Lessons will be registered and uploaded on the Ariel website of the course. Attending students will be required to switch on their webcams.
Course syllabus
The course will address the following topics:

- The concepts and problems of differences and inequalities
- The concept of social justice and the status of ethical theory
- The idea of fundamental equality and its foundation
- The principle of equality of treatment
- The concept and dimensions of freedom
- The alleged conflict between freedom and equality
- Liberty and its limitations
- The forms and limits of perfectionism
- The relation between equality and democracy
- The epistocratic challenge to democracy
- The concept of opportunity
- The ideal of equality of opportunity
- The problem of fairness in the distribution of educational opportunities
- The economic dimension of equality of opportunity and meritocracy
- Libertarian objections to distributive justice
- From equality of opportunity to distributive justice
- Distributive justice and the choice of an economic system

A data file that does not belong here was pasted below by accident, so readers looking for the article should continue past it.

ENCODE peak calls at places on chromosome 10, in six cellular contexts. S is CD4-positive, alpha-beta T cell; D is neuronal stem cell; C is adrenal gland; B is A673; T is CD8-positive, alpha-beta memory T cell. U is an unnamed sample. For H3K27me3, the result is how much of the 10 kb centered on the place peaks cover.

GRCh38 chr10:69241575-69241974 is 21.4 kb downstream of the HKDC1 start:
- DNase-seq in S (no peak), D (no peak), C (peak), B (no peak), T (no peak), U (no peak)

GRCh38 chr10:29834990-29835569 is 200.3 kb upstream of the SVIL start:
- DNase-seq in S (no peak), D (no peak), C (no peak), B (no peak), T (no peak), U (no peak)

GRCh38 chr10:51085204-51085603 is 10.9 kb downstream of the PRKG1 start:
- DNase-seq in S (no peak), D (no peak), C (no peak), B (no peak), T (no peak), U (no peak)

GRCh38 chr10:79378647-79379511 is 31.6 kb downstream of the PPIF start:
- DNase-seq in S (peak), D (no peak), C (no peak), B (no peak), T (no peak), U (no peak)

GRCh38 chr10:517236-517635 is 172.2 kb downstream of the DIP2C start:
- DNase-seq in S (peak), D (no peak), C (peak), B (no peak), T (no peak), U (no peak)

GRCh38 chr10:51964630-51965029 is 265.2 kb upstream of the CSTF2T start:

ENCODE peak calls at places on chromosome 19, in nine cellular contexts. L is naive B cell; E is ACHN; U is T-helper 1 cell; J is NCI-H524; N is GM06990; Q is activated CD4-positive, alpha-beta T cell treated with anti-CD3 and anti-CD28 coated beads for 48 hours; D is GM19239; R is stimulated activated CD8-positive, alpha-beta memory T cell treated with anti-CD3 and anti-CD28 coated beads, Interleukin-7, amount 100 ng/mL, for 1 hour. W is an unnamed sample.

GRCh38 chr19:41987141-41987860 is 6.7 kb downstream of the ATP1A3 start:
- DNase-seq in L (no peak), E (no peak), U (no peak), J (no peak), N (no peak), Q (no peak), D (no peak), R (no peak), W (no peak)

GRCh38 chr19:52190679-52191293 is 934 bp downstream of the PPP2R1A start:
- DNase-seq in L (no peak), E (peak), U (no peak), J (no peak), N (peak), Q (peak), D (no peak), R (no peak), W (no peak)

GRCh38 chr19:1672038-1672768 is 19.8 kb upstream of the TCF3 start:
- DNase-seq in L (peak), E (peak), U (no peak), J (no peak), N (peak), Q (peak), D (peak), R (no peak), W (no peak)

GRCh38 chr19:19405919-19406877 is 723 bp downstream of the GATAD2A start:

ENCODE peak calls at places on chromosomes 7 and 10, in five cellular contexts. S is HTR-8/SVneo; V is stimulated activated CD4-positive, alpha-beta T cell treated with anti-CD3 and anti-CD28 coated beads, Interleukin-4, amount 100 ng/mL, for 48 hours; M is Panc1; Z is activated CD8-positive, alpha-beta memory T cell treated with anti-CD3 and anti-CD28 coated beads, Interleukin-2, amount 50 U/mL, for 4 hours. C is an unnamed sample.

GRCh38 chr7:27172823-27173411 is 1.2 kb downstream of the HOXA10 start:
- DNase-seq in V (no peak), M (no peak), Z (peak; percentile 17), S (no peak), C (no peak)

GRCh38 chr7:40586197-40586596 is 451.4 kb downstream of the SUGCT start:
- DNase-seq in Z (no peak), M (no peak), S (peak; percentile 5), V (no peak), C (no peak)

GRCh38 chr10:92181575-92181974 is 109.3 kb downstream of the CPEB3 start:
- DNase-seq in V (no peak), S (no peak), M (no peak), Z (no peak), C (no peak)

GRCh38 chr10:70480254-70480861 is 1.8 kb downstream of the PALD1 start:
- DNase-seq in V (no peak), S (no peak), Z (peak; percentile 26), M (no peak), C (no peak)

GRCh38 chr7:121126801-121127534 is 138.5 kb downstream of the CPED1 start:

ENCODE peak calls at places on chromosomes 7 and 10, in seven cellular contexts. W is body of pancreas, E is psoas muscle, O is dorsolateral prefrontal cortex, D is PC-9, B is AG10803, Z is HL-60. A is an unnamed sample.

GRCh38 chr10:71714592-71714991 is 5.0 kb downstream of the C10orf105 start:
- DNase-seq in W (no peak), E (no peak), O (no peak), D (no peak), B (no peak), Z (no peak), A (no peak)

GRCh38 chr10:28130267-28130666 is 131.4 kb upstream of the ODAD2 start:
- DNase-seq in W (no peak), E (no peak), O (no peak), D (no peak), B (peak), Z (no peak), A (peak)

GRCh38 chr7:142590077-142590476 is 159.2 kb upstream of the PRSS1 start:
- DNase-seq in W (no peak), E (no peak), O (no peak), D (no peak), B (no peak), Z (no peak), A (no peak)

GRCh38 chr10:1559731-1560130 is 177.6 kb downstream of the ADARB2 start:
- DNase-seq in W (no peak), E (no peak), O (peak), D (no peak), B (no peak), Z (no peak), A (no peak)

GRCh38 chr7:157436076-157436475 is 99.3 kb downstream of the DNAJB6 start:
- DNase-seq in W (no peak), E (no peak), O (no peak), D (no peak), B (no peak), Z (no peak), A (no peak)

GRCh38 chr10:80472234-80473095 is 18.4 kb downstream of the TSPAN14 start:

- Distributive justice and redistribution: fiscal policy and social policy
- The distributive paradigm of theories of social justice and the problems of structural injustices
- Justice beyond distribution: recognizing differences and identity politics
Prerequisites for admission
No preliminary knowledge is required.
Teaching methods
The teaching activities will include lectures and class discussion.
For the final exam, non-attending students should study the texts listed in the Bibliography.
Teaching Resources
Reading list for attending students

Dworkin R. 1985. "Liberalism". In Id., A Matter of Principle, pp. 181-204. Cambridge (MA): Harvard University Press.
Rawls J. 1971. A Theory of Justice. Cambridge (MA): Harvard University Press. Paragraphs 1-4 (pp. 3-22), 9 (pp. 46-53), 11-17 (pp. 60-108), 36-37 (pp. 221-234), 43 (pp. 274-284), 47-48 (pp. 303-315) and 77 (pp. 504-512).
Singer P. [1980] 2011. "Equality and Its Implications". In Id., Practical Ethics, Third Edition, pp. 16-47. Cambridge-New York: Cambridge University Press.
Brennan J. 2011. The Right to a Competent Electorate. "The Philosophical Quarterly", vol. 61, n. 245, pp. 700-724.